The appeals made by David Bentley Hart in That All Shall Be Saved were, to me, rhetorically persuasive in a most holistic way.
1) existentially satisfying, affirming our will to live, suitably contextualizing the very act of our existence in a grand telic adventure;
2) interpersonally sensitive, well expressing our urgent need to authentically belong;
3) aesthetically attuned to & affectively resonant with our most insistent longings & deepest desires;
4) normatively compelling, harnessing our own deep-seated moral inclinations & clearly setting forth the practical implications of competing outlooks, whether by reducing them to absurdity or leveraging them to sublimity;
5) interpretively coherent, calling forth our common sense, logically, and our common sensibilities, aesthetically & morally, marshalling the most ubiquitous & quotidian of our genuinely human instincts, intuitions & inferences; and, finally
6) invitatory, beckoning our deeper participations in divine activities, growing our intimacy with the Christ.
That’s my abstracted precis, bereft of concrete examples & excerpts.
Now, it’s not that, in TASBS, DBH does not acknowledge or advert to or even advance, in part, more systematic appeals, theologically, exegetically, metaphysically, philosophically or anthropologically.
Rather, I’m focusing on DBH’s more informal appeals because I wish to invite all readers to first consider those using the intrinsic authority of their own experience in order to answers questions like –
“Who really feels THIS way?” or
“Who’d really respond like THAT?” or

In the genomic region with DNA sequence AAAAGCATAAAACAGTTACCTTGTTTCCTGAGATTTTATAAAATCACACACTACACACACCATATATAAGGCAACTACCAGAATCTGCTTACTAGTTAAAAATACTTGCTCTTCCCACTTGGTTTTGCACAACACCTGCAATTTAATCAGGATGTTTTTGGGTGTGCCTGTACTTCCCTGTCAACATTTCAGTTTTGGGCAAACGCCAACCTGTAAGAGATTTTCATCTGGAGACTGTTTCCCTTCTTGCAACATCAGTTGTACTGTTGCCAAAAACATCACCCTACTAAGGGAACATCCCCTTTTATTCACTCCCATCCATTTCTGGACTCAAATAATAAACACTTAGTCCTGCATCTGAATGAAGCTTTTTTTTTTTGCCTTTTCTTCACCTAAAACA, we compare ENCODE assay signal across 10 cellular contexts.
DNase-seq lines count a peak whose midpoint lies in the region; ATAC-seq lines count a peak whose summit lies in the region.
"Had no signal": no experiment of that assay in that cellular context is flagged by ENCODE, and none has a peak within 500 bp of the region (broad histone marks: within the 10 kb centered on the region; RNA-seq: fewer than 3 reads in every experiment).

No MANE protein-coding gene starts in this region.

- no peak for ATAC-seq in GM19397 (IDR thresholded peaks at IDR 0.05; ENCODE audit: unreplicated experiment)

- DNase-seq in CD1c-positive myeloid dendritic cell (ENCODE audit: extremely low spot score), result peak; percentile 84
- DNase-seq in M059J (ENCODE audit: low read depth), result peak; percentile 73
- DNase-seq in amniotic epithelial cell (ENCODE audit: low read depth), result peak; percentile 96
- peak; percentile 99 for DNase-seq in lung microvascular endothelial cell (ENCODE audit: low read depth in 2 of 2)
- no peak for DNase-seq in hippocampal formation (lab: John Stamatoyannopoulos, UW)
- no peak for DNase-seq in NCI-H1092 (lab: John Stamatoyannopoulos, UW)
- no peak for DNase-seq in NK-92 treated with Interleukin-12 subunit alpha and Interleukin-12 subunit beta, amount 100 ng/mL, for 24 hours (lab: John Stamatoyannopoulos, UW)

“Doesn’t this seem existentially nihilistic? interpersonally heartbreaking? aesthetically bankrupt? morally repugnant? practically preposterous? positively incoherent?”
My challenge to a would-be reader or re-reader, then, is to encounter Hart’s concrete examples & informal appeals for yourself and without me urging my own evaluative dispositions on them.
Then, if you do find his appeals existentially satisfying, interpersonally gratifying, aesthetically & affectively attuned with your own, morally compelling, practically achievable, intellectually coherent & just plain inviting, then, dig deeper, systematically (if you’re the type that wants or needs to, for systematics is just another form of storytelling for those of us immersed in various other disciplines, using the terminology of our preferred schools & their audiences).
Now, it is my considered opinion that Hart’s appeal coheres with and can be demonstrated by the data of human anthropology and general revelation, alone.
This is to suggest that — because his core arguments draw, inferentially, on an ineluctable logic of creatio ex nihilo, and, empirically, on the ubiquitously recognizable data of our human experience — his conclusions will flow quite well, prior to any further historical and exegetical analyses of special revelation, and will be accessible to us, informally, simply through our common sense & sensibilities.
For those who desire more, Hart does tease with exegetical tidbits (as otherwise fully fleshed out in his NT translation), with metaphysical references (as treated comprehensively by him in other essays, correspondence, articles & monographs) and with this book’s own cogent account of universal salvation in church history (as it first arose, was virtually buried & has risen again, at least as a -more or less – respectable minority opinion).
In this regard, further insights, as gleaned from special revelation & tradition, and further elucidations, as clarified by any good metaphysic & with a truly scientific anthropology, in going beyond the deliverances of general revelation & common sense, will in no way travel without them!